The surface area-to-volume ratio of nanosheets, which are extremely thin structures at the nanoscale, is high. This property allows for more energy to be stored in a given volume, potentially leading to higher capacitance values in capacitors.
In collaboration with NIMS, a research group led by Professor Minoru Osada at Nagoya University’s Institute for Materials and Systems for Sustainability (IMaSS) developed a nanosheet device with the highest energy storage performance ever seen. Their findings were published in the journal Nano Letters.
Energy storage technology advancements are critical for the effective use of renewable energy and the mass production of electric vehicles. Current energy storage technology, such as lithium-ion batteries, has long charging times as well as issues such as electrolyte degradation, lifetime, and even unintentional ignition.
Dielectric energy storage capacitors are one promising alternative. The capacitor’s basic structure is a sandwich-like film composed of two metal electrodes separated by a solid dielectric film. Dielectrics are materials that store energy via polarization, a physical charge displacement mechanism. Positive charges are attracted to the negative electrode when an electric field is applied to the capacitor. Negative charges are drawn to the positive electrode. Then, storing electrical energy depends on the polarization of the dielectric film by applying an external electric field.
The dielectric capacitors have many advantages, such as a short charging time of only a few seconds, long life, and high power density.Minoru Osada
“The dielectric capacitors have many advantages, such as a short charging time of only a few seconds, long life, and high power density,” Osada said. However, the energy density of current dielectrics falls significantly short of meeting the increasing demands for electrical energy. Enhancing the energy density would help dielectric capacitors compete with other energy storage devices.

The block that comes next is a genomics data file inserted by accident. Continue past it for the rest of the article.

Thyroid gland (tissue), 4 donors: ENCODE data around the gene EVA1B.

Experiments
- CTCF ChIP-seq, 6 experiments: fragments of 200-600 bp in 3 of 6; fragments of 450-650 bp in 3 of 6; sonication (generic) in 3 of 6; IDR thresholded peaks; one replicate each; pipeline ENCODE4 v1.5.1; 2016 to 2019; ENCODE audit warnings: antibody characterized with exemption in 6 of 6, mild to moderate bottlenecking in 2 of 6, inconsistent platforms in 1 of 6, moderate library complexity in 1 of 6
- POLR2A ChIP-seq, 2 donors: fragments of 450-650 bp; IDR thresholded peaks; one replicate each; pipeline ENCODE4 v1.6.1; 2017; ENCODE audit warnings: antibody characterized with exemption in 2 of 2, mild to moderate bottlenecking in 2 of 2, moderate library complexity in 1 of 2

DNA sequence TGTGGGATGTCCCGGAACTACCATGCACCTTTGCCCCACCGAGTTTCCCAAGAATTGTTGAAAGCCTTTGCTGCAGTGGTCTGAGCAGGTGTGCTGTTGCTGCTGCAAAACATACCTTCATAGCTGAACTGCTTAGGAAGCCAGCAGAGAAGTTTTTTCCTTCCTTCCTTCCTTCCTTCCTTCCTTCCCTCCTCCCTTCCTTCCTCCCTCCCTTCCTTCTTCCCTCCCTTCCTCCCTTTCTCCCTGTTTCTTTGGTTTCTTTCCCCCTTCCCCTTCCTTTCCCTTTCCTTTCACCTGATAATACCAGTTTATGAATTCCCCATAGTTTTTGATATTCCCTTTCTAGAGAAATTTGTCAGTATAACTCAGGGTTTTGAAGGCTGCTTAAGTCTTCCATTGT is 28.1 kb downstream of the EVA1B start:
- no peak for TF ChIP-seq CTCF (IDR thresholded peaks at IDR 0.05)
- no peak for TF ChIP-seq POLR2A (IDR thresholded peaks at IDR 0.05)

Because the amount of polarization affects the amount of energy stored in a dielectric capacitor, the key to achieving high energy density is to apply as high an electric field as possible to a high dielectric constant material. Existing materials, however, are limited in the amount of electric field they can withstand.
To go beyond conventional dielectric research, the researchers used perovskite crystal layers of nanosheets made of calcium, sodium, niobium, and oxygen. “The perovskite structure is known as the best structure for ferroelectrics because it has excellent dielectric properties like high polarization,” explains Osada. “We found that by using this property, a high electric field could be applied to dielectric materials with high polarization and converted into electrostatic energy without loss, achieving the highest energy density ever recorded.”
The findings of the research group confirmed that nanosheet dielectric capacitors achieved a 1-2 orders of magnitude higher energy density while maintaining the same high output density. Excitingly, the nanosheet-based dielectric capacitor achieved a high energy density while remaining stable over multiple cycles of use and even at high temperatures of up to 300°C.
“This achievement provides new design guidelines for the development of dielectric capacitors and is expected to apply to all-solid-state energy storage devices that take advantage of the nanosheet’s features of high energy density, high power density, short charging time of as little as a few seconds, long life, and high temperature stability,” Osada said.
“Dielectric capacitors possess the ability to release stored energy in an extremely short time and create an intense pulsed voltage or current. These features are useful in many pulsed-discharge and power electronic applications. In addition to hybrid electric vehicles, they would also be useful in high-power accelerators and high-power microwave devices.”